Windows 10 Users Beware of This New Security Risk – We recently read Windows 10 described as “an improved version of Windows 7.” Really? That’s kind of sad. I remember an old TV show named Seaquest DSV that an episode where a future newspaper headline read ‘Apple Buys Microsoft’. Maybe that will come to pass.
However, until then, we feel compelled to report about new “features” in Windows 10 that should cause concern for privacy seekers everywhere. Especially is that true for Q Wealth Report readers and subscribers.
A recent article outlined how Windows 10 VPN users are at risk of a DNS leak. That means that someone would be able to know which websites and services you visited while on the Internet.
Here is the article:
Update 29 September 2015: The solution published by Avast does not work for Windows Home users. We have added a partial workaround for this to the end of the article.
A new “feature” in Windows 10 means that DNS requests are directed not just through your VPN tunnel, but also through your ISP and local network interface. This is because by default Windows 10 attempts to improve web performance by sending DNS requests in parallel to all available resources at once, and (at least in theory) using the fastest one.
This is a major issue for VPN users as it means that your ISP (and anyone listening in on your local network) will know through your DNS requests which websites and services you have visited on the internet, and opens the way for hackers to hijack your DNS requests (DNS spoofing.) There are also reports of Windows 10 users suffering slow page loading and timeouts due to this issue.
The problem has led the United States Computer Readiness Team (US-CERT), an official department of the US Department of Homeland Security, to issue an alert.
DNS refers to the Dynamic Name System used to translate domain names (www.bestvpn.com) into numerical IP addresses (22.214.171.124). This translation service is usually performed by your ISP, using its DNS servers, but when you use a VPN service, the DNS request should instead be routed through the VPN tunnel to your VPN provider’s DNS servers (rather than those of your ISP).
Under Windows 7 all DNS requests were made in simple order of DNS server preference, but this changed in Windows 8 when Microsoft added “‘Smart Multi-Homed Name Resolution” by default. This sent out DNS requests to all available interfaces, but only used non-preferred servers if the main DNS server failed to respond.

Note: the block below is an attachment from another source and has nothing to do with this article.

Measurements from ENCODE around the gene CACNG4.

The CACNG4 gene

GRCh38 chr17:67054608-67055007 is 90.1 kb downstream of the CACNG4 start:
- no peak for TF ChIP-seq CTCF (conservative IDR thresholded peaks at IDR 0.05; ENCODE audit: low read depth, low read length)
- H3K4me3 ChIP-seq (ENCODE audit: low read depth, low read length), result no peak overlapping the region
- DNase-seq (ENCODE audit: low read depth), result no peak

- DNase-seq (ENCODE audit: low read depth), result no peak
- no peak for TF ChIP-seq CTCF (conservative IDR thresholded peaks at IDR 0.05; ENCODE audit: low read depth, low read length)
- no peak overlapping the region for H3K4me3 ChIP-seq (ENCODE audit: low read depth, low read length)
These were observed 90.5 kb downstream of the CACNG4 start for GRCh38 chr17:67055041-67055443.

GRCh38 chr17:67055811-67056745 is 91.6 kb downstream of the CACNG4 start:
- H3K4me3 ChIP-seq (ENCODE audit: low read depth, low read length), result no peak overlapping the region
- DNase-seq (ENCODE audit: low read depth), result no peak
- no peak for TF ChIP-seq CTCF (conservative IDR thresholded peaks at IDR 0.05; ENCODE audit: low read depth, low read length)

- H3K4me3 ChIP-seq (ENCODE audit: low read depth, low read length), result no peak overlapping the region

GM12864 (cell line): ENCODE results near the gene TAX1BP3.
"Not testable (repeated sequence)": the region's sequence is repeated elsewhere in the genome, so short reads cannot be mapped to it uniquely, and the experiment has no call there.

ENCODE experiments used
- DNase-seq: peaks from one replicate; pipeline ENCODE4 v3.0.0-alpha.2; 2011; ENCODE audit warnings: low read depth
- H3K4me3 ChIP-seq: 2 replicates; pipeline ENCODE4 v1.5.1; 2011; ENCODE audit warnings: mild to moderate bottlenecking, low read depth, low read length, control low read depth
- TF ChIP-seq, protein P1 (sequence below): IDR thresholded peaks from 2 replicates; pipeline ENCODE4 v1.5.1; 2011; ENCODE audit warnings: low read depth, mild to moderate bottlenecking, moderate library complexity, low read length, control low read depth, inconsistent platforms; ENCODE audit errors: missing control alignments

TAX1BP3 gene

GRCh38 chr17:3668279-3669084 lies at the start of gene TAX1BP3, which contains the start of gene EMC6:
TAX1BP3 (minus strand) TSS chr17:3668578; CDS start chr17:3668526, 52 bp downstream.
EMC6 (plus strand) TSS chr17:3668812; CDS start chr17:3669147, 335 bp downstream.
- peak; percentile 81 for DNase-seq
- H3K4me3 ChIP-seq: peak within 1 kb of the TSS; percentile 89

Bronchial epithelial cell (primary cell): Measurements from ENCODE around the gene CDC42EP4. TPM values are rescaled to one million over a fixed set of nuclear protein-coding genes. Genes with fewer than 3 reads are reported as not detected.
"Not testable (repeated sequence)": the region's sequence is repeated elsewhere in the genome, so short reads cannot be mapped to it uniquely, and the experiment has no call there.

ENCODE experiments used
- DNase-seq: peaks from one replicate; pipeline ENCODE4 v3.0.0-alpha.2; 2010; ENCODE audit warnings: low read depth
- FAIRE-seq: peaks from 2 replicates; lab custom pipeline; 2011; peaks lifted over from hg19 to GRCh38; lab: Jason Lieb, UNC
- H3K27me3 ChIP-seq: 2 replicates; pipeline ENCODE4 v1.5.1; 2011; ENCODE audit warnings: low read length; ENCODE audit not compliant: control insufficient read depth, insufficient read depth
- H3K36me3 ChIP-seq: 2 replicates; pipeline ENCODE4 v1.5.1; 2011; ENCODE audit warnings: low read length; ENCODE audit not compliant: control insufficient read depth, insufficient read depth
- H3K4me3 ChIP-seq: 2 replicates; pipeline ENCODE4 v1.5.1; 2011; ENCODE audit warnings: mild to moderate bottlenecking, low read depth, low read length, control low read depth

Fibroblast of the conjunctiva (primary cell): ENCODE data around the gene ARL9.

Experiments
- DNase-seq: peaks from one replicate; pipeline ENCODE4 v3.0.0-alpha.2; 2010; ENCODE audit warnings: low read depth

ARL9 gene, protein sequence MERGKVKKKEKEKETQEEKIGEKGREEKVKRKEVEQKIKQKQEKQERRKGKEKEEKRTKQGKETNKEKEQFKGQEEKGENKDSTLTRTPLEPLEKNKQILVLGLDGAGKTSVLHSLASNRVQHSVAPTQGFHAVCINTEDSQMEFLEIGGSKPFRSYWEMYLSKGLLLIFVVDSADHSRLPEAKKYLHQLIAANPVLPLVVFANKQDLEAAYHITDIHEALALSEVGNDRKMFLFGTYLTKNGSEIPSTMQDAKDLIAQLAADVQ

This makes Windows 8.x systems liable to DNS leaks, but at least makes it unlikely that DNS requests will be hijacked. Windows 10, on the other hand, simply chooses whichever DNS request responds quickest, which presents a major security risk.
VPN clients that feature “DNS leak protection” should disable Smart Multi-Homed Name Resolution in earlier versions of Windows, but this may not work in Windows 10 (and may vary by individual client). Users of clients without this feature (including the generic open source OpenVPN client,) will almost certainly be liable to DNS leaks under Windows 10.
We therefore strongly advise all Windows 8, Windows 8.1, and especially Windows 10 users to disable Smart Multi-Homed Name Resolution. Avast has published some great instructions on how to do this.
We also recommend disabling “Obtain DNS server address automatically” in your network interface, and setting your preferred DNS server to a third party provider (see 4 ways to prevent a DNS leak when using VPN).
Windows Home edition users
It has come to our attention that the solution published by Avast only works for Professional versions of Windows, as the ‘Turn off smart multi-homed name resolution’ option is not available for users of Windows Home Editions. Below is a partial workaround for Home users:
1. Go to Control Panel -> Network and Sharing Center -> Change adapter settings -> right click your internet connection -> Properties
2. Ensure that ‘Internet Protocol Version 6 (TCP/IPv6) is disabled (uncheck), then click on ‘Intenet Protocol Version 4 (TCP/IPv4) -> Properties
3. Check ‘Use the following DNS server addresses’ radio button
We here have AirVPN setup as our preferred DNS server, with Google DNS as an alternative for when we are not connected to AirVPN
4. If you can find out your VPN provider’s DNS server settings (it is worth contacting them over this), set these as your Primary DNS server, and then use a third-party DNS provider, such as Google DNS (126.96.36.199) or OpenNIC, as your Alternate DNS server (this is useful for connecting to the internet when the VPN is turned off.)
If you cannot find out your VPN provider’s DNS server settings, then it is still preferable to use third party DNS servers than those of your ISP. See this article for a list of third party DNS server addresses.
Hit ‘OK’ when you are done, and check that your ISP does not show up when you visit ipleak.net.
Our thanks to reader MikeL for bringing our attention to this matter, and to blogger ValdikSS for helping to shed light on the situation.
All thanks goes to Douglas Crawford
If you like this kind of reporting then please remember that you will still find many practical and useful tips in The Complete Guide to Computer Security… for Mere Mortals. The security and privacy of your personal information is within your control. Read the report and start to protect yourself now.
Here is a video from Frederick D. our Computer Security Expert… See what he has to say here about Computer Security Solutions.
We’d like to thank our friends at BGR for enlightening us on the merits of using DuckDuckGo as a viable alternative to Google for a search engine. The full text of the article above is available here.